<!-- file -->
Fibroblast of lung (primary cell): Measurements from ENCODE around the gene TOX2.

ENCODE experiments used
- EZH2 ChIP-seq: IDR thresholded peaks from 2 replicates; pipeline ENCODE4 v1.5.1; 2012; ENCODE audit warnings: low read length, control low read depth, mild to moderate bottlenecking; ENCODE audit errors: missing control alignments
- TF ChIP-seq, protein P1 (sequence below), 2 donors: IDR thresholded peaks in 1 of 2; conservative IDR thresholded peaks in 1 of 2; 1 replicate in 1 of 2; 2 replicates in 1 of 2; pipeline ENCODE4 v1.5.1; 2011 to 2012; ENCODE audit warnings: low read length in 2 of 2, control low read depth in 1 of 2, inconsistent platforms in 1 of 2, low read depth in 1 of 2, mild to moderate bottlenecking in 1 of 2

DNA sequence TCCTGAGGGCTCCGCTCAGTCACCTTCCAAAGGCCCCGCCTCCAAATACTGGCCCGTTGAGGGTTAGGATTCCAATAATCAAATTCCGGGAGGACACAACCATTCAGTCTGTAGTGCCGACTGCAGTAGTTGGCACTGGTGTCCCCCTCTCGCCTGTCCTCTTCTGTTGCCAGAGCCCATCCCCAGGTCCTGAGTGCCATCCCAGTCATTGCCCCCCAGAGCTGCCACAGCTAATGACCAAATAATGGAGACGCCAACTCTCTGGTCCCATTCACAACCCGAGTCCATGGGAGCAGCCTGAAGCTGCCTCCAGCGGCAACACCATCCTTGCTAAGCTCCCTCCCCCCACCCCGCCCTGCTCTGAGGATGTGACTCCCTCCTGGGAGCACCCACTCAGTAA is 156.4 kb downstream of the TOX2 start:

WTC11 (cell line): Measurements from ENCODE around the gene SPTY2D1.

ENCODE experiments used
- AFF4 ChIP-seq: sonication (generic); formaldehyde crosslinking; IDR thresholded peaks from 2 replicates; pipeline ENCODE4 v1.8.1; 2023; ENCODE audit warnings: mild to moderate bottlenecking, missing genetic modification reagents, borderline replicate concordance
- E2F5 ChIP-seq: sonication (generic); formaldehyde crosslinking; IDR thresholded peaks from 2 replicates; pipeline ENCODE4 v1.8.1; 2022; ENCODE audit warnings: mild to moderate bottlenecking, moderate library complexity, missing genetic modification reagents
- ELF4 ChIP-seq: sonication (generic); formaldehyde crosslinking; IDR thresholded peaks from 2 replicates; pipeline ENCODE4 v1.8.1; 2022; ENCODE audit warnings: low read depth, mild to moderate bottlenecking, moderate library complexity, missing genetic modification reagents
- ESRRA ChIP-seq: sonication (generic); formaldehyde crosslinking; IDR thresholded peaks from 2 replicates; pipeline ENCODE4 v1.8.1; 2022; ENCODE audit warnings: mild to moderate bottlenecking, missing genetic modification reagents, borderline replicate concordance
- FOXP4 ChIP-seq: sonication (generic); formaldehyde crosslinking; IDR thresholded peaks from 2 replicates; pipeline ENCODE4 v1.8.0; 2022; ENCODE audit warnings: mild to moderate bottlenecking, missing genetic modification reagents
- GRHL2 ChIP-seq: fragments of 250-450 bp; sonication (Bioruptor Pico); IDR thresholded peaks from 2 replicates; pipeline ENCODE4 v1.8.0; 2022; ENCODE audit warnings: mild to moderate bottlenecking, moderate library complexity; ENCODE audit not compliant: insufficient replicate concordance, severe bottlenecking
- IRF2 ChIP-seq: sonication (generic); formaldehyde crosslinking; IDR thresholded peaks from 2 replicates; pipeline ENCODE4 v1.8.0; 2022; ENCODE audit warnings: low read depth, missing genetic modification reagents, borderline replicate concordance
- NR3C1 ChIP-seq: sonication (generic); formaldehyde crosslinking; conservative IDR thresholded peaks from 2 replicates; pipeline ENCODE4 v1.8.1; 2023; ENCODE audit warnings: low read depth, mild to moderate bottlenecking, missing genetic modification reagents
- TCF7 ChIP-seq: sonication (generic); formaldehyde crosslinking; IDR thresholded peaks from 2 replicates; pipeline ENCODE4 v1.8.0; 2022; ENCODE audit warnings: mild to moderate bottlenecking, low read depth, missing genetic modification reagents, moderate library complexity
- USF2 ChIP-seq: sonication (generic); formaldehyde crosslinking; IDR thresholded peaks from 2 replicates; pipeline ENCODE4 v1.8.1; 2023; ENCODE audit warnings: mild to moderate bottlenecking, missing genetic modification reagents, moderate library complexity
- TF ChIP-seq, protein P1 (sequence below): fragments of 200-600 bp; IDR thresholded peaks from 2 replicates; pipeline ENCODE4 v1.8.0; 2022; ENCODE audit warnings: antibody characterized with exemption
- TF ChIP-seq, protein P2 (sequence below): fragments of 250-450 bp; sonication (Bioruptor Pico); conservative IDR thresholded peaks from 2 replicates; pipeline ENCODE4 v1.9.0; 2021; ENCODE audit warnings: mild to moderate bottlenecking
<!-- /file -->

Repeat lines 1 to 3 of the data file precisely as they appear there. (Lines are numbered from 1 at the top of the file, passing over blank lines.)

Fibroblast of lung (primary cell): Measurements from ENCODE around the gene TOX2.

ENCODE experiments used
- EZH2 ChIP-seq: IDR thresholded peaks from 2 replicates; pipeline ENCODE4 v1.5.1; 2012; ENCODE audit warnings: low read length, control low read depth, mild to moderate bottlenecking; ENCODE audit errors: missing control alignments